In this article, I take a look at Boeing (NYSE:BA) a commercial aircraft manufacturer that may offer investors upside potential that outweighs the risks.
We'll use the management effectiveness ratios, book value-share, price-sales, price-book value, etc., to evaluate Boeing.
Additionally, macro-economic indicators are provided at the end of the article. As part of investment analysis, analysts should consider both the company fundamentals and the macro-economic landscape. The macro-economic picture in the U.S. is deteriorating. In Europe the economy is contracting.
According to the estimates, the U.S. economy could be in recession in 2013 or 2014. The common equity share price of Boeing is forecast to decline.
Airline stocks are highly correlated with economic growth. Boeing's revenue depends on the airlines. If economy enters recession, orders for new airlines will decline and Boeing's revenue will be adversely impacted. In other words, Boeing's earnings are strongly correlated with the economic cycle.
Buy - Be long
Neutral - No position
Sell - Be short
(The ratings, research and analysis in this article should be considered as starting point for further research.)
Boeing - Sell
Boeing, the commercial aircraft manufacturer, has a quick ratio of 0.42 and a gross margin of 18.2 percent.
Shares of Boeing are trading near a recent peak while revenue-share and book value-share are increasing. Price-sales and price-book value are off of recent peaks.
Revenue from product sales increased compared to the year-ago quarter while revenue from service sales declined compared to the year-ago quarter.
In the first quarter of 2012 and 2011, the enterprise did not provide investors with high-quality earnings.
Second quarter 2012 revenue is forecast to grow to $17.5 billion, an increase of 5.9 percent over the year-ago quarter and a decline of almost 10 percent from the first quarter of the year. Revenue-share is forecast to grow to 97.7. Given the forecast for a recession in the U.S. in 2013 or 2014, investors should distribute shares of Boeing.
Boeing is involved in a legal battle with the U.S. Navy. The legal dispute is over a government contract to build A-12 aircraft for the U.S. Navy; should Boeing win, they could be entitled to just over $1B in recourse. In the event of Boeing not winning, the firm could pay just under $2B. Overall, currently Boeing isn't facing long-term material risks from litigation.
Recently, the board approved a 44 cent per share dividend. The dividend remained the same and is expected to remain the same or decline in the coming quarters.
In the baseline scenario, the holding period's rate of return is roughly 39 percent over the next year and a half. In the alternative baseline scenario, the hold period's rate of return is roughly 45 percent over the next year and a half. The adverse scenario suggests a holding period's rate of return of roughly 18 percent, but occurs in 2014. The current priced used for estimates is $71. The return assumptions do not include dividend payments as skillful investors may be able to negate the costs of dividends.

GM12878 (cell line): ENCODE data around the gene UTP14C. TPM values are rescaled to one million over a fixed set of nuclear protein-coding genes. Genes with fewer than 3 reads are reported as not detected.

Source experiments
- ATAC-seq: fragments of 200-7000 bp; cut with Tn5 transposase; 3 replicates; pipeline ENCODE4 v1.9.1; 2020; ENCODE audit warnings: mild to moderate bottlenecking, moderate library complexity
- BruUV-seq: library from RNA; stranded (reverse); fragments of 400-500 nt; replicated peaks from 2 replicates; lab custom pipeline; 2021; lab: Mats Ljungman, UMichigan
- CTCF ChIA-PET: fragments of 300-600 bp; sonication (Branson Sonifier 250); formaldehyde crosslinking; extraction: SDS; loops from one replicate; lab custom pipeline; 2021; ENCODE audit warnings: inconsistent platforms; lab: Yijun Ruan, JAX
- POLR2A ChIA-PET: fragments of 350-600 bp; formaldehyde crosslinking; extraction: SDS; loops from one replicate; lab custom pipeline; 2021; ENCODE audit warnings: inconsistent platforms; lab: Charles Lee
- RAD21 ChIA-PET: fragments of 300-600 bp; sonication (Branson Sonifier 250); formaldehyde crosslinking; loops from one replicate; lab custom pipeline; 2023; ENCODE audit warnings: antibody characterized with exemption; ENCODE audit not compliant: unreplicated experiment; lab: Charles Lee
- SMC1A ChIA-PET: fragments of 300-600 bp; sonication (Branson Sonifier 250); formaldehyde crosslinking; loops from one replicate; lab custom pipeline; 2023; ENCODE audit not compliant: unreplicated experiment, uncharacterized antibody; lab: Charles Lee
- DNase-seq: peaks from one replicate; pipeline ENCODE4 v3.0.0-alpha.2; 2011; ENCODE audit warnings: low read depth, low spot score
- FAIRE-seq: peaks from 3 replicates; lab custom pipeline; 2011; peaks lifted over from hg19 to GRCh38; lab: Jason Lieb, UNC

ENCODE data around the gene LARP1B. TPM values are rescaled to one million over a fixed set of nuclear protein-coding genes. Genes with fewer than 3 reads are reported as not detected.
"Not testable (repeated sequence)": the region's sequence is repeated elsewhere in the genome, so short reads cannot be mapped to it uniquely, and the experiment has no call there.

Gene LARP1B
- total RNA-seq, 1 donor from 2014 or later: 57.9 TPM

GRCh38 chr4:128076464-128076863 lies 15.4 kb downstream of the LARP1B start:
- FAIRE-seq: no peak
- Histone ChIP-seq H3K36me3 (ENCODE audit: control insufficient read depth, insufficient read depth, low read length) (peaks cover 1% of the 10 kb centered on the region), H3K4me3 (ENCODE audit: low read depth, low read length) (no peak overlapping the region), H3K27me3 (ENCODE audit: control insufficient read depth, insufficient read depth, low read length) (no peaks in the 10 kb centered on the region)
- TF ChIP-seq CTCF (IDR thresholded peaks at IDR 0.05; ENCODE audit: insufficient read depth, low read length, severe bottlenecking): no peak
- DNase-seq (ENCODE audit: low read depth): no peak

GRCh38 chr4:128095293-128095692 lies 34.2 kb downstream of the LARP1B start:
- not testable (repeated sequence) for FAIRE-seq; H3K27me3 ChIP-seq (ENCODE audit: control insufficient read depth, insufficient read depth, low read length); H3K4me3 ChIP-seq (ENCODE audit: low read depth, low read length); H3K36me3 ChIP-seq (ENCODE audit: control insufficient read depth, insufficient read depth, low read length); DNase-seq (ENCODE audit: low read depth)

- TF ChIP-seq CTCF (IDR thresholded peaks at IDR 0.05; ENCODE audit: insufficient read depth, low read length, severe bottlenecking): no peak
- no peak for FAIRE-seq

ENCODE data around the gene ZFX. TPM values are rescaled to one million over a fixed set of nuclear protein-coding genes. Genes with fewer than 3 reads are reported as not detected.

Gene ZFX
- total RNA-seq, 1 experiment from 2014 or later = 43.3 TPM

Book value-share is increasing; the increase in book value-shares is considered bullish.
Currently the share price is increasing, although the share price is expected to decline as economic headwinds adversely impact valuations.
Price-sales is bouncing off of a trough, and savvy investors should be looking for places to short-sell shares.
Price-book value is expected to decline in the coming months.
In the baseline scenario, I see growth continuing through 2012 with a recession in 2013 and growth resuming in 2014. Under the alternative baseline scenario, growth this year is slower than the baseline scenario and the recession in 2013 is deeper. In the adverse scenario the recession occurs in 2014. Under the baseline and alternative baseline scenarios, US equities are in a bear market during 2012 and/or 2013.
ISM non-manufacturing PMI is declining; the index is expected to continue to decline in the coming months.
Non-farm employment change is declining; the pace of job growth is expected to continue to slow.
CB consumer confidence is increasing; the index is expected to decline in the coming months.
European Union flash manufacturing PMI is declining; the index is expected to increase in the coming months.
European Union flash services PMI is declining; the index is expected to increase in the coming months.
Disclosure: I have no positions in any stocks mentioned, and no plans to initiate any positions within the next 72 hours.
Disclaimer: This article is not meant to establish or continue an investment advisory relationship. Before investing, readers should consult their financial advisor. Christopher Grosvenor does not know your financial situation and ability to bare risk and thus his opinions may not be suitable for all investors.